The ball rolled his way and he gave it an angry kick, sending it flying right through the makeshift goal posts.
‘Time’s up, we’re going home,’ he announced and made ready to leave.
Reluctantly, Tommy went off to fetch the ball and then silently followed Thomas out of the park. After a while, he said, ‘Dad always let me win.’
‘I told you many times, stop calling me dad.’
‘No, you’re not dad. You’re daddy. Dad has gone. So has mum. I miss dad. He told me I could become a great footballer.’
Thomas ignored him but couldn’t help himself veering back to his own childhood. His dad had told him too he could become great at football. In fact, he had told him he could become great at anything. If he had been so keen then why had he never achieved anything himself, Thomas thought. It only showed to him how much bull the old man had been selling. No bloody sense of reality.
‘Just like dad himself used to be,’ Tommy continued.
Thomas glanced at him.
‘Huh? Used to be what?’ Then he shrugged and mumbled, ‘What does it matter anyway…’
‘A great footballer. Dad used to be famous.’
‘Huh? Famous? Him? In that shithole of a village of his maybe.’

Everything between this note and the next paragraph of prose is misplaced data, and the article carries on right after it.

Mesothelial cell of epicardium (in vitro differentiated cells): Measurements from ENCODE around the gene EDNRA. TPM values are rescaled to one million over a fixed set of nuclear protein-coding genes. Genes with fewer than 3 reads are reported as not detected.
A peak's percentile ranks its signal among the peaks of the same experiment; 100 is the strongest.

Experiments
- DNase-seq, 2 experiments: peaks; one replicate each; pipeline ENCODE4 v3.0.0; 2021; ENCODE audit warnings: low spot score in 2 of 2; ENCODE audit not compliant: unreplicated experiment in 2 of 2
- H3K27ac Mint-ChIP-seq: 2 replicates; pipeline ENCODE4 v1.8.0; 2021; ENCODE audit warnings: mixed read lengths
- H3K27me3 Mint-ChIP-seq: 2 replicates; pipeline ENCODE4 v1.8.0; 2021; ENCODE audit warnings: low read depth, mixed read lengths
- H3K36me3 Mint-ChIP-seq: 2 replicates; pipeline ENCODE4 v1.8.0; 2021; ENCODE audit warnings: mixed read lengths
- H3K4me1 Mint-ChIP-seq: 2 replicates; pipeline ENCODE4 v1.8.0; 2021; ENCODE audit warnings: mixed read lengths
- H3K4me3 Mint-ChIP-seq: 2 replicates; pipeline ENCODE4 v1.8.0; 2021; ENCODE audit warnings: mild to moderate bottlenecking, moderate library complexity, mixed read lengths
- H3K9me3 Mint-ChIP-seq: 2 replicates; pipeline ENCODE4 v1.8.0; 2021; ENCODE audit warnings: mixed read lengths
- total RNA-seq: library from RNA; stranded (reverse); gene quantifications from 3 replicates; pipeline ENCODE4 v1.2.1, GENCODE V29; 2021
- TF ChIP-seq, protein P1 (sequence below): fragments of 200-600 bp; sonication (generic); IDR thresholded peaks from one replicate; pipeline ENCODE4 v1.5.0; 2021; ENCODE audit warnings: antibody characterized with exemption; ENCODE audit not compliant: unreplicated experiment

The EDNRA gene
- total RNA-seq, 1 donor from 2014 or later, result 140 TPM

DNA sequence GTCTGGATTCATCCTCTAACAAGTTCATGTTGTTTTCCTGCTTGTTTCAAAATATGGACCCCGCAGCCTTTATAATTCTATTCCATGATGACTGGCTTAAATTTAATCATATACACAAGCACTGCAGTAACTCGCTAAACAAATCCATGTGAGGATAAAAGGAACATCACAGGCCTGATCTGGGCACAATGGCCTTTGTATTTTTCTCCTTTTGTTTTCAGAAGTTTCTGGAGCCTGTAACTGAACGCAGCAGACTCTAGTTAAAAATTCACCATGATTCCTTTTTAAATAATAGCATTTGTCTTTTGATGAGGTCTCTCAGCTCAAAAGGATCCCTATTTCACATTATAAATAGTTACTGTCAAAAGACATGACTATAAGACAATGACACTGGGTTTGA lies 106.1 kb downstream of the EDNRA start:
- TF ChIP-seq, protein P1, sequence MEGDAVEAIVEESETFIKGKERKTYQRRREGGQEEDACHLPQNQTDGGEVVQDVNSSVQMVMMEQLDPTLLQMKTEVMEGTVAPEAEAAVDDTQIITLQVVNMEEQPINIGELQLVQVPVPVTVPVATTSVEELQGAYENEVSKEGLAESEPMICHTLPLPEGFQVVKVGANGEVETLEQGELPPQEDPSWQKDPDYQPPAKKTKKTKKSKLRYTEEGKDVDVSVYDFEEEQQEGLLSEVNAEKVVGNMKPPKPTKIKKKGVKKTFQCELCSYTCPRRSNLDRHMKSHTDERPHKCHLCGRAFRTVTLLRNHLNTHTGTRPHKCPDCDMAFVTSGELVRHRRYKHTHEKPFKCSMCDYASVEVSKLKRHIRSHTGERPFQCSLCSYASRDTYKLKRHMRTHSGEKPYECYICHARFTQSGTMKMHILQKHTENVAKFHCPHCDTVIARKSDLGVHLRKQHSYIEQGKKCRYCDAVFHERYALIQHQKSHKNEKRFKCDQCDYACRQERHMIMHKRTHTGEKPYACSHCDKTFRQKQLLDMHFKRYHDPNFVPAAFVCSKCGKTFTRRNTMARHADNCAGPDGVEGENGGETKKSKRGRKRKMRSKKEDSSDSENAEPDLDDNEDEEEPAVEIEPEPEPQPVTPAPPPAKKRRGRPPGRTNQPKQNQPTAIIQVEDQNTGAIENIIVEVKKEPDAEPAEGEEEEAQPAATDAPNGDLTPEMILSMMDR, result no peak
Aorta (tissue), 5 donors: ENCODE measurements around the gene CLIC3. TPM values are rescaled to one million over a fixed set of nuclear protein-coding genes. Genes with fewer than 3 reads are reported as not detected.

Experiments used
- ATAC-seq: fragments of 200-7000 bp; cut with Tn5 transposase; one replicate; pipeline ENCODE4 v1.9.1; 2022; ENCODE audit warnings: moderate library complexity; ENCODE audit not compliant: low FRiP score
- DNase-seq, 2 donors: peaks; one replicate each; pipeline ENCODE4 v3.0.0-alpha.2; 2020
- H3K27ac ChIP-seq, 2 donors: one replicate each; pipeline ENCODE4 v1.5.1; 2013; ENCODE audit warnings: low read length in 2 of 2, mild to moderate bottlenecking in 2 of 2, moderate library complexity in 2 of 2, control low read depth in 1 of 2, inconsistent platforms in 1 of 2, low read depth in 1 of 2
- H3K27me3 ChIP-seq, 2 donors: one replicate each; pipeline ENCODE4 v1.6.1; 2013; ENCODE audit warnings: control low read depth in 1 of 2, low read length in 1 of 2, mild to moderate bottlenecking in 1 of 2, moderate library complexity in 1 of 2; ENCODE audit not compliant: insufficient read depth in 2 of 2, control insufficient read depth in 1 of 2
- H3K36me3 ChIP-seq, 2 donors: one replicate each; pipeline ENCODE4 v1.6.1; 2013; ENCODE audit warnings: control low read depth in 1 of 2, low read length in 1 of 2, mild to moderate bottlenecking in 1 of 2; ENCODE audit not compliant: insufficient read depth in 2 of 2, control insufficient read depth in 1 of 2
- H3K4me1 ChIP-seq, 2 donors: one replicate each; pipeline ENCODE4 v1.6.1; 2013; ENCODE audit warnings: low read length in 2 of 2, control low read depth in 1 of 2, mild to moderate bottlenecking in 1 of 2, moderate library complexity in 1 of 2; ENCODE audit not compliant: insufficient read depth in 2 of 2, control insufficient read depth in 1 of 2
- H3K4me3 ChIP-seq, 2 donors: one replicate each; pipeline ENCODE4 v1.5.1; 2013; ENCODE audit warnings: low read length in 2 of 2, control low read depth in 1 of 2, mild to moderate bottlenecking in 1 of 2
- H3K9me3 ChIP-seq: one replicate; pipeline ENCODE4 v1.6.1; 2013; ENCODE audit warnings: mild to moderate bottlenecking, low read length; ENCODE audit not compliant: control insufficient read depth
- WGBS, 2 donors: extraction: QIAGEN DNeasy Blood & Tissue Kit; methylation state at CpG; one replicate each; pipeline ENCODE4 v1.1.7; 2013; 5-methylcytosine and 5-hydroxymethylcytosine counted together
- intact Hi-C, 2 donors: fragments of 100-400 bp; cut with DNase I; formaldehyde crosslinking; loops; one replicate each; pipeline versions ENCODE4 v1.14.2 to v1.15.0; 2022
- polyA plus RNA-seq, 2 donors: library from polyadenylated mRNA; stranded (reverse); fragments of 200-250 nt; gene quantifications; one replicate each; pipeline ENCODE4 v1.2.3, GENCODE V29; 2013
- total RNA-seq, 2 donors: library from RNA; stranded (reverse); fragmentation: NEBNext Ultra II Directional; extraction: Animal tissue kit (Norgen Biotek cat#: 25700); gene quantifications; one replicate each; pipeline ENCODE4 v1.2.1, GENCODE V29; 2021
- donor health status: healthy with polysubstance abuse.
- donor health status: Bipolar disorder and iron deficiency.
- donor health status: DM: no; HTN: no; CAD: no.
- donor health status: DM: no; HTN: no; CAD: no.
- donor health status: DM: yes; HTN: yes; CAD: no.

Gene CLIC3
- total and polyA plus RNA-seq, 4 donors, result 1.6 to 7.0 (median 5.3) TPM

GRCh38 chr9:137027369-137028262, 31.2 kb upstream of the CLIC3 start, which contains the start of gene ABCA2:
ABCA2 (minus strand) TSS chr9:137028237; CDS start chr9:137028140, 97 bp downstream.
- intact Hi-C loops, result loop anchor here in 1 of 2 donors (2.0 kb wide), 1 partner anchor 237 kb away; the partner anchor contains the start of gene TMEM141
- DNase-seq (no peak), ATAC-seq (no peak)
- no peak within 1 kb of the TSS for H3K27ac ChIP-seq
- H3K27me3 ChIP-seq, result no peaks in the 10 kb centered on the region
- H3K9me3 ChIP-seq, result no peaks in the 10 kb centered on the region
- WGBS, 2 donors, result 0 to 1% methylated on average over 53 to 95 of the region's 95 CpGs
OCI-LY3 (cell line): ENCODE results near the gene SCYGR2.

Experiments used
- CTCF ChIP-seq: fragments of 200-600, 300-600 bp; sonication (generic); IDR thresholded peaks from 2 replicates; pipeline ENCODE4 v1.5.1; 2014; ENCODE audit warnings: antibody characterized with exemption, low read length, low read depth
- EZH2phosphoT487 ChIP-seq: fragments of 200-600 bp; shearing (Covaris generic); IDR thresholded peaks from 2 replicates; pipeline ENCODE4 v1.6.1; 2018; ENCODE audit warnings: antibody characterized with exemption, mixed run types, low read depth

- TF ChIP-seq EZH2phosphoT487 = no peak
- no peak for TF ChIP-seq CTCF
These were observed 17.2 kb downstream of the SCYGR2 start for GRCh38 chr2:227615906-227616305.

‘Dad used to be on national TV. Until the accident happened.’
‘Him on TV? Accident?’
Thomas dug into his memory but none of this came up. How come he didn’t know anything about it, he wondered.
When they arrived back home Cecilia greeted them from within the kitchen. She was busy cutting vegetables.
‘Hello, sex machine! Hello, Tommy!’
Thomas ignored her. When he had first activated Cecilia he had programmed her to call him sex machine, more out of an attempt at sarcasm than anything else, but now it just sounded silly and he was bored of it. He should change it.
‘What’s for dinner?’
‘Fresh vegetable soup and synthetic salmon with wholemeal rice and modified broccoli.’
‘Mummy, I don’t like fish!’ Tommy moaned.
‘It’s healthy, my sweetheart. It’s yummy and good for those little brain cells of yours.’
‘Jeez, you just sound like my mother,’ Thomas said.
‘It’s healthy for you too, sex machine.’
‘Stop calling me sex machine.’
‘And don’t call me partner either.’
‘Why on earth are you calling me aardvark?’
‘You instructed me to stop calling you sex machine and partner, aardvark.’
Thomas realised Cecilia must be going through all of the words in her internal dictionary by default, starting from the beginning. Not very sophisticated, this Cecilia, but then, she’s not a Schlesinger.